Midell: There are so many different phases to the filmmaking process. We really hadn’t seen the film with an audience until our first screening at a festival. We premiered at the Austin Film Festival in late 2019. It was right before the pandemic started when we started our festival run. We had shown it to a couple of friends here and there, just to get their thoughts on, can we trim this scene, is this piece of music working. Just to get some thoughts. We had never seen it with a full audience before. That’s when I really knew that we had done something that was really going to affect people.
At the end of that screening, the silence was deafening. And then you start to hear the weeps and the sobs, and how emotional people were. Which was very powerful and meaningful, I think particularly because the Chamberlain family was in attendance. This was the culmination of a very long journey for them as well. They’ve been involved in every phase of the film making process. We had become very close with them, so it was meaningful to have them there, and experiencing that audience reaction with us was pretty incredible.
Zenger: Some films can get a little bit all over the place. I love the fact that you guys shot this film on one location. Was that intentional, just what the budget allowed?
Midell: It was kind of both. It just made sense to me to tell the story in real time like that. I wanted the audience to feel that sense of claustrophobia. It obviously helped us in terms of our budget. We were able to shoot the film on a lower budget than we would have been able to shoot another film because we didn’t have to pay for many locations. It was also a small number of actors.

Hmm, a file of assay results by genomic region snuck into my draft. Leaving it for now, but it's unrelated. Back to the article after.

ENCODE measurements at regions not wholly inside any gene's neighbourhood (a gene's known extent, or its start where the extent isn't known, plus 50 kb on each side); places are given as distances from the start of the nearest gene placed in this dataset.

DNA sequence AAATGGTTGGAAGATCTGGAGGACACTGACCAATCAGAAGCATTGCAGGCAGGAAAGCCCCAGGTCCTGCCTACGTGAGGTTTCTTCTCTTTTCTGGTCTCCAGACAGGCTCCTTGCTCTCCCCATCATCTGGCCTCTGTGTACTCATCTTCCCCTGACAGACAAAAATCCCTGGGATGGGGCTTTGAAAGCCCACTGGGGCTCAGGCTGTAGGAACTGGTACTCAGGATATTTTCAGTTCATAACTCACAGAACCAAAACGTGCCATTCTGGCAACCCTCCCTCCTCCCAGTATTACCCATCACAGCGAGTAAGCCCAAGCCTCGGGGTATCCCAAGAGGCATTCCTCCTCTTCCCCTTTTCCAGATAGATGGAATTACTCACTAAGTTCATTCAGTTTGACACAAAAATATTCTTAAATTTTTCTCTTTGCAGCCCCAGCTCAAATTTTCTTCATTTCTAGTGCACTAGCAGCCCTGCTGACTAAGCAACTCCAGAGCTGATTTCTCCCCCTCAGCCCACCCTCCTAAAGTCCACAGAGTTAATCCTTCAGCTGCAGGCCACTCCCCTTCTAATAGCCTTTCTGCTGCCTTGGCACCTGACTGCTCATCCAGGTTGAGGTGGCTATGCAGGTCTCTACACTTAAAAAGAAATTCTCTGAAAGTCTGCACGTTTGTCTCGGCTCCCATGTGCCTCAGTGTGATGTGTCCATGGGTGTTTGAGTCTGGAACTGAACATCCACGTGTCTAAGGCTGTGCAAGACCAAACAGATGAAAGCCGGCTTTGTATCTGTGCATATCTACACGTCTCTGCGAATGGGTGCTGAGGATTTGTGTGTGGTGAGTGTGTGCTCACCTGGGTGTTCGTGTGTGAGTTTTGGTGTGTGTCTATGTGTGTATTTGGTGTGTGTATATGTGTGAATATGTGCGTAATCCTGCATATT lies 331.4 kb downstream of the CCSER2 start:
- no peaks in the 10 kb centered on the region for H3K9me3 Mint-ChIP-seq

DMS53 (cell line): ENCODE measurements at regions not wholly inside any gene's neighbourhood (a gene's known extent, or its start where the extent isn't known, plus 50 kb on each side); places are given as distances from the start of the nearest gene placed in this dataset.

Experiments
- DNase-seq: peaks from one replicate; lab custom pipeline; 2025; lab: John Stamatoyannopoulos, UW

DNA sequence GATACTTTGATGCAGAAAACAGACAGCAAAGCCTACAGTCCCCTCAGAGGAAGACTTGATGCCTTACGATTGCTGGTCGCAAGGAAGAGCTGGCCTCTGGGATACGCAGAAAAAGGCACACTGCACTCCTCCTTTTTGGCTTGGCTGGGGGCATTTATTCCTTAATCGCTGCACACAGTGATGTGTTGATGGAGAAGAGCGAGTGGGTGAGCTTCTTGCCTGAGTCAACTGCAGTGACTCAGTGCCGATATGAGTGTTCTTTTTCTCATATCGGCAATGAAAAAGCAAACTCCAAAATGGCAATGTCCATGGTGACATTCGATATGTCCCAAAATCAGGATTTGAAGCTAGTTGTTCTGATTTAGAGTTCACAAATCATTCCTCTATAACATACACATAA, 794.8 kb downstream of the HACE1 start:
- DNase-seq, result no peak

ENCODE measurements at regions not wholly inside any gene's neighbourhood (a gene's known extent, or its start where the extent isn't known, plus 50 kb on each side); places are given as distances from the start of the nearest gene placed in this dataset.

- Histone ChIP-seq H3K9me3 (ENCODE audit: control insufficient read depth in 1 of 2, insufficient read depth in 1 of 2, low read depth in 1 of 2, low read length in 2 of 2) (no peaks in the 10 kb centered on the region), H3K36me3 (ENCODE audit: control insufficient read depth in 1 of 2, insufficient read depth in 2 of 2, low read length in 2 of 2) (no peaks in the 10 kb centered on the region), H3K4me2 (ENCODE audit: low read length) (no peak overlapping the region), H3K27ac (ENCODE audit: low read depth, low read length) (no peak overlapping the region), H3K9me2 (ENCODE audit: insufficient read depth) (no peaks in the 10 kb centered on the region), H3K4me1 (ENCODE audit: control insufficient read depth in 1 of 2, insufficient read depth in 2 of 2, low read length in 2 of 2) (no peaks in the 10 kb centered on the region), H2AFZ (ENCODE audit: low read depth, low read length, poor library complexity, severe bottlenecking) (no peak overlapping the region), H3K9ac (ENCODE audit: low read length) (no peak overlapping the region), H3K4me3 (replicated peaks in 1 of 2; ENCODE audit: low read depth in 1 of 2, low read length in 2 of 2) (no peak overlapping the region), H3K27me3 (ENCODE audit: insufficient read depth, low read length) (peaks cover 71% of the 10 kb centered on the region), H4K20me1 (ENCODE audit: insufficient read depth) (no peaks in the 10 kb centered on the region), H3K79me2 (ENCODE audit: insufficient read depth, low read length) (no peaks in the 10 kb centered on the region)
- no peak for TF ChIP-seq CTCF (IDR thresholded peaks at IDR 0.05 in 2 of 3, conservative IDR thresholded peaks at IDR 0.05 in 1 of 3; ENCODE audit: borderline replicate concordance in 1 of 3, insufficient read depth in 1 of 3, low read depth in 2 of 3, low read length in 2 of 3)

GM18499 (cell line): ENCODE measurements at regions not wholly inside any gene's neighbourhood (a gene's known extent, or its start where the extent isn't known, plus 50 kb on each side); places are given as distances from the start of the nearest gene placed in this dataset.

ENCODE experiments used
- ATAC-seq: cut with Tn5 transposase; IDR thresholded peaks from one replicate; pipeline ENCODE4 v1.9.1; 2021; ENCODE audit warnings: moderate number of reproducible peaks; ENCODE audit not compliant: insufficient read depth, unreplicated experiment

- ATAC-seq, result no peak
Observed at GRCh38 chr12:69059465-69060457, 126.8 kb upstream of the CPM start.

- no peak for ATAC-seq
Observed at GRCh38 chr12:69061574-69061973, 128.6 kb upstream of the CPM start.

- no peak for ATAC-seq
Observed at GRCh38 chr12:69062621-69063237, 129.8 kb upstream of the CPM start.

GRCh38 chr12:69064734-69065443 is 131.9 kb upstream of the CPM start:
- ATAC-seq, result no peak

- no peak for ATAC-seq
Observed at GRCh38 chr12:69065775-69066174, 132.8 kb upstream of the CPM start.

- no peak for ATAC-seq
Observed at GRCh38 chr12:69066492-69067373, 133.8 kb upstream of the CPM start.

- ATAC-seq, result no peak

It was very convenient and helpful that we could use our budget in other ways. It also just made sense for me to tell the story in that way because the real incident took place in the matter of about 80 minutes. The film itself is about 80 minutes long.
Zenger: Anyone with a pulse should watch this movie. You nailed this thing, my man. I hope it gets all the attention it deserves. Is there anything else you would like to add?
Midell: Thank you, Percy. I just hope everyone watches the film and takes something away from it because the story and the Chamberlain family deserves any light that can be shed on Kenneth Chamberlain Sr.’s story.
Edited by Matthew B. Hall and Judith Isacoff